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The Reformation of the Landscape: Religion,…

The Reformation of the Landscape: Religion, Identity, and Memory in Early… (edition 2012)

by Alexandra Walsham

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Title:The Reformation of the Landscape: Religion, Identity, and Memory in Early Modern Britain and Ireland
Authors:Alexandra Walsham
Info:OUP Oxford (2012), Edition: Reprint, Paperback, 656 pages
Collections:Your library
Tags:history, social history, topography, history of ideas, religion, folklore

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The Reformation of the Landscape: Religion, Identity, and Memory in Early Modern Britain and Ireland by Alexandra Walsham



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This is a thorough and fascinating coverage of the changes which took place between the 16th and the 18th Centuries regarding (initially) the religious treatment of elements of the landscape (shrines, groves, wells, etc.) and (later) the non-religious treatment of sites with a religious history (e.g. the conversion of what had been "holy wells" into spas with medicinal claims made for them, or the secular treatment of abbey ruins as attractive landscape features). This includes sites with a pre-Christian past (dolmens and tumuli, principally).

Walsham's coverage is thorough, and the texture of the book is accordingly dense. Her material is thoroughly documented and she has made an extensive survey of the original sources.

There are few major surprises -- such as there are tend to appear in the latter part of the book, regarding invented traditions (she draws explicitly on Hobsbawm's The Invention of Tradition) -- for example, she is unable to find any evidence for the story of St. Joseph of Arimathea and the Glastonbury thorn prior to the Reformation. (Note that the story of St. Joseph visiting Britain is earlier (it's in some of the Lancelot cycle, IIRC) but the specific link with Glastonbury, and with the Christmas-flowering thorn, is later.) However, her accumulation of details not only fills out the broadly expected narrative but provides evidence of the complexity of detail and local variation within the broadly expected outlines. ( )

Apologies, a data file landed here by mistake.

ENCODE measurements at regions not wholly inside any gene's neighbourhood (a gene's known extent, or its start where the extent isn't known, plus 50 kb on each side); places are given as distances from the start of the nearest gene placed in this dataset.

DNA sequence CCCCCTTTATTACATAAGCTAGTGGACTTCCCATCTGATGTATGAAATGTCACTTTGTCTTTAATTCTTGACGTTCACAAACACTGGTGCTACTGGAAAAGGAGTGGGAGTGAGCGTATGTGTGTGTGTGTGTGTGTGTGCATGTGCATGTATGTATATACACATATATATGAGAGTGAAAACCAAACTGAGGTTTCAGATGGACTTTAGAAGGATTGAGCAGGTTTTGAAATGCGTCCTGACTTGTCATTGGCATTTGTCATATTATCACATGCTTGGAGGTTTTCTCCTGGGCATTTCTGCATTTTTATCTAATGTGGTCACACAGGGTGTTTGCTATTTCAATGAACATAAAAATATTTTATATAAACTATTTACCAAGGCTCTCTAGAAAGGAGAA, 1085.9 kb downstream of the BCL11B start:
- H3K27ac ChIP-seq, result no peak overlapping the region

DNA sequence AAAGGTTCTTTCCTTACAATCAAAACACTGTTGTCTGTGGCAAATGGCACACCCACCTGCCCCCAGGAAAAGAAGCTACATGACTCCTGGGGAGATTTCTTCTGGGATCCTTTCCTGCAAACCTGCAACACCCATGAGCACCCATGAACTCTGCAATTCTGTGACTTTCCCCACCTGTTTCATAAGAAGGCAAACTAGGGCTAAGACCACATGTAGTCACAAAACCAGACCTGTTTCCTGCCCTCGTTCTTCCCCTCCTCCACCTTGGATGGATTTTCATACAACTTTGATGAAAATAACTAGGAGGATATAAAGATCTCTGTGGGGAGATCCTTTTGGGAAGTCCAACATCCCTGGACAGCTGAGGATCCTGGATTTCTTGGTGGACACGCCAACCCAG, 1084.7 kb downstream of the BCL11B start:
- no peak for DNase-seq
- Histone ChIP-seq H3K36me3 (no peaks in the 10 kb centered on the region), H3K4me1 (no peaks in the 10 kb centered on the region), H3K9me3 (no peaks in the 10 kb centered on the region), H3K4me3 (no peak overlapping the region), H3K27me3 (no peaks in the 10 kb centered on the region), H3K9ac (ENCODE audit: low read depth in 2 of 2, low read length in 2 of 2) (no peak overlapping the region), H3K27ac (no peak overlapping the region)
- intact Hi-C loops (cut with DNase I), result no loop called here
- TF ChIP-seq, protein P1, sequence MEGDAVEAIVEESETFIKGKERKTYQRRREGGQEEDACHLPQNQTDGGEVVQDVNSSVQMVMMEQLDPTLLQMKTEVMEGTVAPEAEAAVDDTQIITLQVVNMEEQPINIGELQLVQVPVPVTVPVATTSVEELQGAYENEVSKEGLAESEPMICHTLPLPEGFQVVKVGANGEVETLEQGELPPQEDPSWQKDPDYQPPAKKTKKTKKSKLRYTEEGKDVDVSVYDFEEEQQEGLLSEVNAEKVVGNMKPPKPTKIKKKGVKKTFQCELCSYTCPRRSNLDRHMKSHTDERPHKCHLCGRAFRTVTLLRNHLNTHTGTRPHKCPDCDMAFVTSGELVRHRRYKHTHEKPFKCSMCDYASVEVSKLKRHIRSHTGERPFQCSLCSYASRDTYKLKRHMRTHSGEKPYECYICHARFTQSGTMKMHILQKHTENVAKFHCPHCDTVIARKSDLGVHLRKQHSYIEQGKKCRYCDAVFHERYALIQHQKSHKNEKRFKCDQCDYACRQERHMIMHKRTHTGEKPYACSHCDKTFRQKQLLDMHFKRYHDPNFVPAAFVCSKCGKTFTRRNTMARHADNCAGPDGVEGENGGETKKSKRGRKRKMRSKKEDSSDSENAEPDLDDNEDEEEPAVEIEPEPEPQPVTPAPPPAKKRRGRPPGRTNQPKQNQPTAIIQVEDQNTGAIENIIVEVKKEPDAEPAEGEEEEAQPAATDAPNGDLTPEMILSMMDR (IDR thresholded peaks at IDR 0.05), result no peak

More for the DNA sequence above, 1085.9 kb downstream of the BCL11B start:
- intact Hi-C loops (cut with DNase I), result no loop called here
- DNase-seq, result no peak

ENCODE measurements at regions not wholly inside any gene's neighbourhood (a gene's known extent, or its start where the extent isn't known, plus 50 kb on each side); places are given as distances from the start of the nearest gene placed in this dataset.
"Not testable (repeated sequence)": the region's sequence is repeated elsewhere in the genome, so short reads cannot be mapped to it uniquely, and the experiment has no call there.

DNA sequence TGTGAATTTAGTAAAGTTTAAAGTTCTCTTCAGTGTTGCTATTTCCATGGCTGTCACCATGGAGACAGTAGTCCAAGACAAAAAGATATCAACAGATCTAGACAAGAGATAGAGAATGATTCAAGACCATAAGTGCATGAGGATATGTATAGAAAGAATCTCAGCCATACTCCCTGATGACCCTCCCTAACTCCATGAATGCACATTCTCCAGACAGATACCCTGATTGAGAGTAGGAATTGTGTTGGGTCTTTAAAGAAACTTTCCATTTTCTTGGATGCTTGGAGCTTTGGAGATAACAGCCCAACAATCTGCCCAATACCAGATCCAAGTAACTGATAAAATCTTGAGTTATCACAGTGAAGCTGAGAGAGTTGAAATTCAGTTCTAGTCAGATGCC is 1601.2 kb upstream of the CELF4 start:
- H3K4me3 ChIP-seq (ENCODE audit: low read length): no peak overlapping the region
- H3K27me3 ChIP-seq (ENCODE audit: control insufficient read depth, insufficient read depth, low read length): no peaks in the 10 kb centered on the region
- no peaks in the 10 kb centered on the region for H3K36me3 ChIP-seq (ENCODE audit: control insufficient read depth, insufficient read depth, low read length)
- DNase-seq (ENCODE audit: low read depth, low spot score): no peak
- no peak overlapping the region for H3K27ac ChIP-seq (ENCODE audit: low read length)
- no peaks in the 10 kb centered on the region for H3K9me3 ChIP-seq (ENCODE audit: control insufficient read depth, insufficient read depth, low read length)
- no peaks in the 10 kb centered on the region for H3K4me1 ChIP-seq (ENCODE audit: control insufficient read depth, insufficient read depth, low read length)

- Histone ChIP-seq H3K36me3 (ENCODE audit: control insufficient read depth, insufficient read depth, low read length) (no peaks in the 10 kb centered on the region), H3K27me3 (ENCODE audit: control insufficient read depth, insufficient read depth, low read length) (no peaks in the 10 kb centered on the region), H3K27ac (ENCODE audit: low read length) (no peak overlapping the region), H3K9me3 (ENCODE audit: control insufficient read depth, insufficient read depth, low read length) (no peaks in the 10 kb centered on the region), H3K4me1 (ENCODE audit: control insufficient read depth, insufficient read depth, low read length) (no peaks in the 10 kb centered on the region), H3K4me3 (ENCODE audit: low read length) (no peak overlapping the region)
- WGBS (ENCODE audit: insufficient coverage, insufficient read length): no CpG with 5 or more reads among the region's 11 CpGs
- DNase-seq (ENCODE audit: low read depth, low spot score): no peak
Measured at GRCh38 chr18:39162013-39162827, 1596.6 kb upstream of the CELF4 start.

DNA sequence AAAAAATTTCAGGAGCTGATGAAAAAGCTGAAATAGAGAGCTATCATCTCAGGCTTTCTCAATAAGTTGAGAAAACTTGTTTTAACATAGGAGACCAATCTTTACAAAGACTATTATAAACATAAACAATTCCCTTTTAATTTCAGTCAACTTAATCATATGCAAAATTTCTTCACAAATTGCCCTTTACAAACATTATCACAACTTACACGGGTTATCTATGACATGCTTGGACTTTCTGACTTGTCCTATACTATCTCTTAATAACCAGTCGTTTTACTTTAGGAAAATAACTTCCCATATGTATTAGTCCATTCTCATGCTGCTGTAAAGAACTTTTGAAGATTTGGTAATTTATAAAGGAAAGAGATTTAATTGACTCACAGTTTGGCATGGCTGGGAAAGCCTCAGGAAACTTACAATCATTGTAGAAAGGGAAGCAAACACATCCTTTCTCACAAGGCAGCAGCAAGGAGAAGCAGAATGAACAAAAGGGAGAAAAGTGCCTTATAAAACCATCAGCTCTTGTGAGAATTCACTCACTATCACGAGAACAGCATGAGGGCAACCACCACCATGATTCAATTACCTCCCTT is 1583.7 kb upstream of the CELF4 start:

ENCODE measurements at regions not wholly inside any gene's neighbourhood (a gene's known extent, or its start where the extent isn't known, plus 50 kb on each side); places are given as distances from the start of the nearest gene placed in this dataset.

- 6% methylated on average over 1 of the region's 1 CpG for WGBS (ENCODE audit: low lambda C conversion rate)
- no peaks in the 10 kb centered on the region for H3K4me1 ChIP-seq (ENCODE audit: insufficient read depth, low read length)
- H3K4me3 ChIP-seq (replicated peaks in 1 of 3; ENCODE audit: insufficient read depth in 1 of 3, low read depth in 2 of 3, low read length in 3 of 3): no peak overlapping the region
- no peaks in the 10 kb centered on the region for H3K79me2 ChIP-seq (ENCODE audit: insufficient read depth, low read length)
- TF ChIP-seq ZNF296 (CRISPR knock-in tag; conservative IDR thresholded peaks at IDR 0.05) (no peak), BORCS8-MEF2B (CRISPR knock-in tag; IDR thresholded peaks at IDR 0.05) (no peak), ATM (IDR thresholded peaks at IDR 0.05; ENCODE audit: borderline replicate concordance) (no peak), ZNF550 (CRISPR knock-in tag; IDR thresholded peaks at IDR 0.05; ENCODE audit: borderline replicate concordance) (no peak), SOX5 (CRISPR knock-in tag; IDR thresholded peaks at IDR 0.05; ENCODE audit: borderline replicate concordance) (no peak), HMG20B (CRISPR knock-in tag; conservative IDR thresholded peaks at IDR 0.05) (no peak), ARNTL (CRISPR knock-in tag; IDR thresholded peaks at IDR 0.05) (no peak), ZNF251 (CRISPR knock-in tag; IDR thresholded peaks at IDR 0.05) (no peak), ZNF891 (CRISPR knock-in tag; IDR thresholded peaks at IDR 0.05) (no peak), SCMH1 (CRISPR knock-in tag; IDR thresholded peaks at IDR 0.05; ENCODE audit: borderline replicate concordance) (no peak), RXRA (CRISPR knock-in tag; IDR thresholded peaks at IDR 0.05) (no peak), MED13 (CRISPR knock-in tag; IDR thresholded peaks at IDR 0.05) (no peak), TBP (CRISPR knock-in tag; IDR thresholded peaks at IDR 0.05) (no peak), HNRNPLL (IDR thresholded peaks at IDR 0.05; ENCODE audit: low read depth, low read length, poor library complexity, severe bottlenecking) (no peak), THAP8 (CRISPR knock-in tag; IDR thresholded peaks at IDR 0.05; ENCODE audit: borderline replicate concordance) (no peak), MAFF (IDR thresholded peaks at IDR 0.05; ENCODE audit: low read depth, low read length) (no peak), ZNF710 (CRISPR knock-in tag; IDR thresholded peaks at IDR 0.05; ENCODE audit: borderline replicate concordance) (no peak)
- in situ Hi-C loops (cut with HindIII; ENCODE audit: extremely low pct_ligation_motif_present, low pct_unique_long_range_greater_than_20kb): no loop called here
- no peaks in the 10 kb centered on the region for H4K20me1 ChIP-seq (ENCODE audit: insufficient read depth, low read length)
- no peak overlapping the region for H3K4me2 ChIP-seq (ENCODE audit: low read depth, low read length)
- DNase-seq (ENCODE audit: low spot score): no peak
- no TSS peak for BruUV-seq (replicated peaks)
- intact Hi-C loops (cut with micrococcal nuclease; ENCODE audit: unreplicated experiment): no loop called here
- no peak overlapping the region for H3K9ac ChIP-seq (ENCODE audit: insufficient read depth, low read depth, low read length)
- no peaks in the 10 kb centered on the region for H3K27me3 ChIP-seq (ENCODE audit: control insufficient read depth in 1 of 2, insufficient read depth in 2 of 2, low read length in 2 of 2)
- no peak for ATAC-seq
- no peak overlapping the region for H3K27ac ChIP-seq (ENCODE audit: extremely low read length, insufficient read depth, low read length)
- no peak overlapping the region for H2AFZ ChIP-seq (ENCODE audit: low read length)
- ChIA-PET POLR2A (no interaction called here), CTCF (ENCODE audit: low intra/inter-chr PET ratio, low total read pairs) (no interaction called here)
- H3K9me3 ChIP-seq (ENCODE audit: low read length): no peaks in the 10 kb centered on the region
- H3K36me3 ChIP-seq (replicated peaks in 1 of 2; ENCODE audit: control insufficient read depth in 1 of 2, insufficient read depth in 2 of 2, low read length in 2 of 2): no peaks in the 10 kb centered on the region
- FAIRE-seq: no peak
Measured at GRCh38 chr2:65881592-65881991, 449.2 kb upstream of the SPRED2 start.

jsburbidge | Apr 24, 2014 |
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Amazon.com Product Description (ISBN 0199243557, Hardcover)

The Reformation of the Landscape is a richly detailed and original study of the relationship between the landscape of Britain and Ireland and the tumultuous religious changes of the sixteenth and seventeenth centuries. It explores how the profound theological and liturgical transformations that marked the era between 1500 and 1750 both shaped, and were in turn shaped by, the places and spaces within the physical environment in which they occurred. Moving beyond churches, cathedrals, and monasteries, it investigates how the Protestant and Catholic Reformations affected perceptions and practices associated with trees, woods, springs, rocks, mountain peaks, prehistoric monuments, and other distinctive topographical features of the British Isles. Drawing on extensive research and embracing insights from a range of disciplines, Alexandra Walsham examines the origins, immediate consequences, and later repercussions of these movements of religious renewal, together with the complex but decisive modifications of belief and behaviour to which they gave rise.

It demonstrates how ecclesiastical developments intersected with other intellectual and cultural trends, including the growth of antiquarianism and the spread of the artistic and architectural Renaissance, the emergence of empirical science and shifting fashions within the spheres of medicine and healing. Set within a chronological framework that stretches backwards towards the early Middle Ages and forwards into the nineteenth century, the book assesses the critical part played by the landscape in forging confessional identities and in reconfiguring collective and social memory. It illuminates the ways in which the visible world was understood and employed by the diverse religious communities that occupied the British Isles, and shows how it became a battleground in which bitter struggles about the significance of the Christian and pagan past were waged.

(retrieved from Amazon Thu, 12 Mar 2015 18:10:26 -0400)

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